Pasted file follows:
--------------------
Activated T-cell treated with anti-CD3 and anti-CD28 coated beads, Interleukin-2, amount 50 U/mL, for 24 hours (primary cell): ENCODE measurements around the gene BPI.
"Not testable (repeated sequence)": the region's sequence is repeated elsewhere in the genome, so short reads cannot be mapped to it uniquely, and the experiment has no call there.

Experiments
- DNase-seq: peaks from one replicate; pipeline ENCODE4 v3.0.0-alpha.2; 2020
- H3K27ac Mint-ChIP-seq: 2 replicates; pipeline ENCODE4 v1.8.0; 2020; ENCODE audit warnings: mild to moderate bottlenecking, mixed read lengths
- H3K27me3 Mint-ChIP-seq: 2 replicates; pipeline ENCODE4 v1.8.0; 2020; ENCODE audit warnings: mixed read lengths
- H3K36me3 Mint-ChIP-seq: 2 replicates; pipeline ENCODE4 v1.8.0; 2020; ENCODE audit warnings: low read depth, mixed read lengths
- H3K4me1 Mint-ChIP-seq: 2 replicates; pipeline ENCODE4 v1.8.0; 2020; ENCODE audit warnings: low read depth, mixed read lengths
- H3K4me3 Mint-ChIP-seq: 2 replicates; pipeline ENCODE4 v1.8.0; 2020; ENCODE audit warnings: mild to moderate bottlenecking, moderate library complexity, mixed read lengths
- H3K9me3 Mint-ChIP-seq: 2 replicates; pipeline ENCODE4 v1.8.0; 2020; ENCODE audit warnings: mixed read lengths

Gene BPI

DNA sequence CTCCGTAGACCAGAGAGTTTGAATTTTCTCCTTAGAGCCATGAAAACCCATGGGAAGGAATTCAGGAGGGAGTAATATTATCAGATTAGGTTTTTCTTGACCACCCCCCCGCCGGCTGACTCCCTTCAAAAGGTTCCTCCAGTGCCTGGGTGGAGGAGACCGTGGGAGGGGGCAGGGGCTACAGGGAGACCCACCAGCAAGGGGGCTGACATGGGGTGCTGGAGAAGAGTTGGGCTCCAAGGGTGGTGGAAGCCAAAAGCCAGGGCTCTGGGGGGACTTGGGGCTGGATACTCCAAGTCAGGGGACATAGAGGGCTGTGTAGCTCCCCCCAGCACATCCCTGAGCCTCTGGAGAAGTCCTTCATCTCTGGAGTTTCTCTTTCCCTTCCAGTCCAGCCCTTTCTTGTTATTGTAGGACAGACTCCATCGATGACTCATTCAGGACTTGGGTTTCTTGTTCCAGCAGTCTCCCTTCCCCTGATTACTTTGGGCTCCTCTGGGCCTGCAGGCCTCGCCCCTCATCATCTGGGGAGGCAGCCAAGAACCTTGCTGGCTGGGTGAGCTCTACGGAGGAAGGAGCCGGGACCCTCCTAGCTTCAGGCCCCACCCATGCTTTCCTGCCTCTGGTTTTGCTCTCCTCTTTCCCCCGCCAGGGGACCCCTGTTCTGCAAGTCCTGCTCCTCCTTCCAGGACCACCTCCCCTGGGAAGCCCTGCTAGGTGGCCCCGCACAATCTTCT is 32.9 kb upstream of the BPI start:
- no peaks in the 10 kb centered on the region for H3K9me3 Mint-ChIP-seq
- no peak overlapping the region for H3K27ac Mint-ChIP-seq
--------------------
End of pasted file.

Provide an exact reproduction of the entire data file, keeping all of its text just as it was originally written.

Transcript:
Activated T-cell treated with anti-CD3 and anti-CD28 coated beads, Interleukin-2, amount 50 U/mL, for 24 hours (primary cell): ENCODE measurements around the gene BPI.
"Not testable (repeated sequence)": the region's sequence is repeated elsewhere in the genome, so short reads cannot be mapped to it uniquely, and the experiment has no call there.

Experiments
- DNase-seq: peaks from one replicate; pipeline ENCODE4 v3.0.0-alpha.2; 2020
- H3K27ac Mint-ChIP-seq: 2 replicates; pipeline ENCODE4 v1.8.0; 2020; ENCODE audit warnings: mild to moderate bottlenecking, mixed read lengths
- H3K27me3 Mint-ChIP-seq: 2 replicates; pipeline ENCODE4 v1.8.0; 2020; ENCODE audit warnings: mixed read lengths
- H3K36me3 Mint-ChIP-seq: 2 replicates; pipeline ENCODE4 v1.8.0; 2020; ENCODE audit warnings: low read depth, mixed read lengths
- H3K4me1 Mint-ChIP-seq: 2 replicates; pipeline ENCODE4 v1.8.0; 2020; ENCODE audit warnings: low read depth, mixed read lengths
- H3K4me3 Mint-ChIP-seq: 2 replicates; pipeline ENCODE4 v1.8.0; 2020; ENCODE audit warnings: mild to moderate bottlenecking, moderate library complexity, mixed read lengths
- H3K9me3 Mint-ChIP-seq: 2 replicates; pipeline ENCODE4 v1.8.0; 2020; ENCODE audit warnings: mixed read lengths

Gene BPI

DNA sequence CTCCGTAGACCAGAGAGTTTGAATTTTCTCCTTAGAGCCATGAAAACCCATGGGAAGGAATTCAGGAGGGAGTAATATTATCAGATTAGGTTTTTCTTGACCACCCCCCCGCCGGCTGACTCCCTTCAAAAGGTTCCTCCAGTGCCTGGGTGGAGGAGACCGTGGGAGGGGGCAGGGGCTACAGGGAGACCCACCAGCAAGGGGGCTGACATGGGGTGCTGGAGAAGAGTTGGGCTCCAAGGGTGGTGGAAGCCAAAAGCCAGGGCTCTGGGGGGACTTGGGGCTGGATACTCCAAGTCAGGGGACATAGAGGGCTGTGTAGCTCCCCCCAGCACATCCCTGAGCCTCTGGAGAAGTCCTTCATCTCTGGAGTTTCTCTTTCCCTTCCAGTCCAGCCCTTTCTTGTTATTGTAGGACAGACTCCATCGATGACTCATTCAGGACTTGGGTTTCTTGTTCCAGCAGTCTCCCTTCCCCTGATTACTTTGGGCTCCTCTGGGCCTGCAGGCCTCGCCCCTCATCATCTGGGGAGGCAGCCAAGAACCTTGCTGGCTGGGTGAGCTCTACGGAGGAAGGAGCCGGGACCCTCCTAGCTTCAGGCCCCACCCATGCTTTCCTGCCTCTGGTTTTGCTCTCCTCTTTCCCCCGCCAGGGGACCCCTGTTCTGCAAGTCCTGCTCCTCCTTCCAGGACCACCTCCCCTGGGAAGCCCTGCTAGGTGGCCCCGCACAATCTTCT is 32.9 kb upstream of the BPI start:
- no peaks in the 10 kb centered on the region for H3K9me3 Mint-ChIP-seq
- no peak overlapping the region for H3K27ac Mint-ChIP-seq